In practice it is the only view of Purgatory that appeals to the Church, that makes the Church class it amongst her lifegiving doctrines. She wants the faithful here on earth to realise that in virtue of the great incorporation in Christ we all, living and dead, can contribute towards the increase of the divine life, and through our own sanctity here on earth, our prayers, our charity, our good works we have it in our power to bring the divine life of the departed Christian soul to its full development of joy and glory.

As to what I called a moment ago the spiritistic side of Purgatory, the state of the soul in Purgatory, the Church never professed to hold any explicit revelation.

Purgatory is to her essentially part of the mystery of the Incarnation; it is the body of Christ, with its variety of functions and affections.

One of the scriptural utterances of which Catholic theologians make use in order to establish dogmatically the existence of a purifying process for certain souls, though the souls be founded in grace, is from the first Epistle to the Corinthians.

"According to the grace of God that is given to me, as a wise architect I have laid the foundation: and another buildeth thereon. But let every man take heed how he buildeth thereupon.

For other foundation no man can lay, but that which is laid which is Christ Jesus. Now, if any man build upon this foundation gold, silver, precious stones, wood, hay, stubble, every man's work shall be manifest; for the day of the Lord shall declare it, because it shall be revealed in fire; and the fire shall try every man's work, of what sort it is. If any man's work abide, which he hath built thereupon, he shall receive a reward. If any man's work burn, he shall suffer loss; but he himself shall be saved, yet so as by fire. Know you not that you are the temple of God, and that the Spirit of God dwelleth in you?" (i. Cor, iii. 10-16.)

The main idea of St. Paul is very clear. He admits that the teachers of the New Testament may be found to do bad work on a very good foundation, Christ. Yet it is not such bad work as to be a cause of eternal loss. On the other hand, the judgment of Christ will be as keen as fire. It will burn the bad work, but will leave the foundation, Christ.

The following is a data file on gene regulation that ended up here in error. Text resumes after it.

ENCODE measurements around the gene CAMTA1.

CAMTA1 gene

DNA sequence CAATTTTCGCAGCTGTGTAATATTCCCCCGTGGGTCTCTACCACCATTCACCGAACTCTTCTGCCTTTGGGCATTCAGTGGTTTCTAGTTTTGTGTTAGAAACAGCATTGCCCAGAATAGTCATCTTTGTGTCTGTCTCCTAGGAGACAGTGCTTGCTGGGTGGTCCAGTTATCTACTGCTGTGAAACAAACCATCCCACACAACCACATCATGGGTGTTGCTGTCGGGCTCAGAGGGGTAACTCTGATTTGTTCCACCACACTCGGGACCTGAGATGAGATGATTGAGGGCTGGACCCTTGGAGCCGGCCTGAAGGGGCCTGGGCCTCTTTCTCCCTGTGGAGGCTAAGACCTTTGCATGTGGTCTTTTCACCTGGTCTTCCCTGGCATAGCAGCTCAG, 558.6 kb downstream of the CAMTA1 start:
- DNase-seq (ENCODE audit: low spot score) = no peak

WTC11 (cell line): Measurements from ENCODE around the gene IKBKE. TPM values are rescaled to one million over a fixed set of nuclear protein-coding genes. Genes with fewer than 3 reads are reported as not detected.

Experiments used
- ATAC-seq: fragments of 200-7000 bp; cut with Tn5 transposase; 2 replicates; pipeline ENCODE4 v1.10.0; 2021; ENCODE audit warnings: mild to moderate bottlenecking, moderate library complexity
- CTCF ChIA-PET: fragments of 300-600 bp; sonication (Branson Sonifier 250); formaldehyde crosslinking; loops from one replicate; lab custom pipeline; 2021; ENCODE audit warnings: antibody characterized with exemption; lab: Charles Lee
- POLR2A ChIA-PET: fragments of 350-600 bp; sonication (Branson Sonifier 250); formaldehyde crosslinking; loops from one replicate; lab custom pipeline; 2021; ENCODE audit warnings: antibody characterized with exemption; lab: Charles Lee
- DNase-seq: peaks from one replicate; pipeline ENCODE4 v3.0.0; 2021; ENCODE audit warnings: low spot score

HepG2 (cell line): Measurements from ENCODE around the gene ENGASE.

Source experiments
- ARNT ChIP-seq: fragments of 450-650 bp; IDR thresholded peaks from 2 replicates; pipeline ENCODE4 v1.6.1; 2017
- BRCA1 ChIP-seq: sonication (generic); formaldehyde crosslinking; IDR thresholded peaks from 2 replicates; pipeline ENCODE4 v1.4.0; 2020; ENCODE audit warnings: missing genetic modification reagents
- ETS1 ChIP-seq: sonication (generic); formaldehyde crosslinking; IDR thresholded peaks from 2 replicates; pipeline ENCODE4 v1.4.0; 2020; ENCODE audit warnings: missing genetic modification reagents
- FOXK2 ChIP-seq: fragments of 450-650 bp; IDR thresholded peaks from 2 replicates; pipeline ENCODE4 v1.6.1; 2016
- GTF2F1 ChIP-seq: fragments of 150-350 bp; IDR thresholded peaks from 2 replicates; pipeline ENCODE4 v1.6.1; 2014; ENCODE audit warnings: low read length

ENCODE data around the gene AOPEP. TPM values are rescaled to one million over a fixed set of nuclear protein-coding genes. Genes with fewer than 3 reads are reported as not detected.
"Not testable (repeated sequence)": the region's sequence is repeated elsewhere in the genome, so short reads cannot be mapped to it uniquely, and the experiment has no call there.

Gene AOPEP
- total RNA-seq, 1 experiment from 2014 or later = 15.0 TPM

It is essentially a rectifying of an imperfection, not a destruction of a sinner.

The metaphors then of St. Paul convey a clear spiritual principle, the principle that God's judgments act as fire even on the just. And as the expression "the day of the Lord" implies a judgment that is beyond the present state of mortality, theologians are justified in seeing here a general principle of which Purgatory is one of the applications.

I need not tarry in showing how far it is legitimate for the theologian to deduce from the above text the doctrine of a purifying process for departed Christians.

The inference is fully justified. But my concern is with the broader issue stated by St, Paul, that through all the fire and loss, there is one thing that remains unmoved and untouched, the foundation that was laid, Christ Himself "For other foundation no man can lay, but that which is laid, which is Christ Jesus."

My conclusion then is that the one classical text in favour of the purifying process for souls lays the greatest stress on the permanency of Christ's abiding presence through all the imperfections of spiritual work, and the subsequent trial by fire.

More than any other province of reality, this great reality, the state of the disembodied Christian soul, is to be approached through Christ, and in Christ.

If we walk into it regardless of the grace of the Incarnation that broods over it all, we turn a mystery of mercy into a vague shadow of horror.

In strict dogmatic language there are three states of existence for the Christian.

First there is the state of mortality, here on earth, with its struggles and sufferings. It is for the Christian essentially a knowledge of, and participation in, Christ's sufferings.

Then there is the state of glory, which is indissolubly combined with the resurrection of the body, as an outcome of Christ's resurrection. It is the true Ecclesia triumphans.

Between those two states, there is the transient, accidental, and less universal state of those that fell asleep in the Lord, a state that means happiness and gain, as according to the language of St. Paul it is better to be absent from the body, and to be present to the Lord.

"But we are confident, and have a good will to be absent rather from the body, and to be present with the Lord" (ii. Cor. v. 8).

This intermediary state is less clearly described to us than the two other states. Its psychological conditions are a mystery to us. It caused the first practical perplexity to the early Christians, the converts of the Apostles.

The Apostolic preaching was all about the great triumph of Christ coming in glory, with the concomitant glorification of the elect, completely transformed in soul and body. But when the number of those Christians who died before the great manifestation of Christ increased in the churches, the question began to be asked what became of them, what hopes they had of seeing Christ on the day of His power.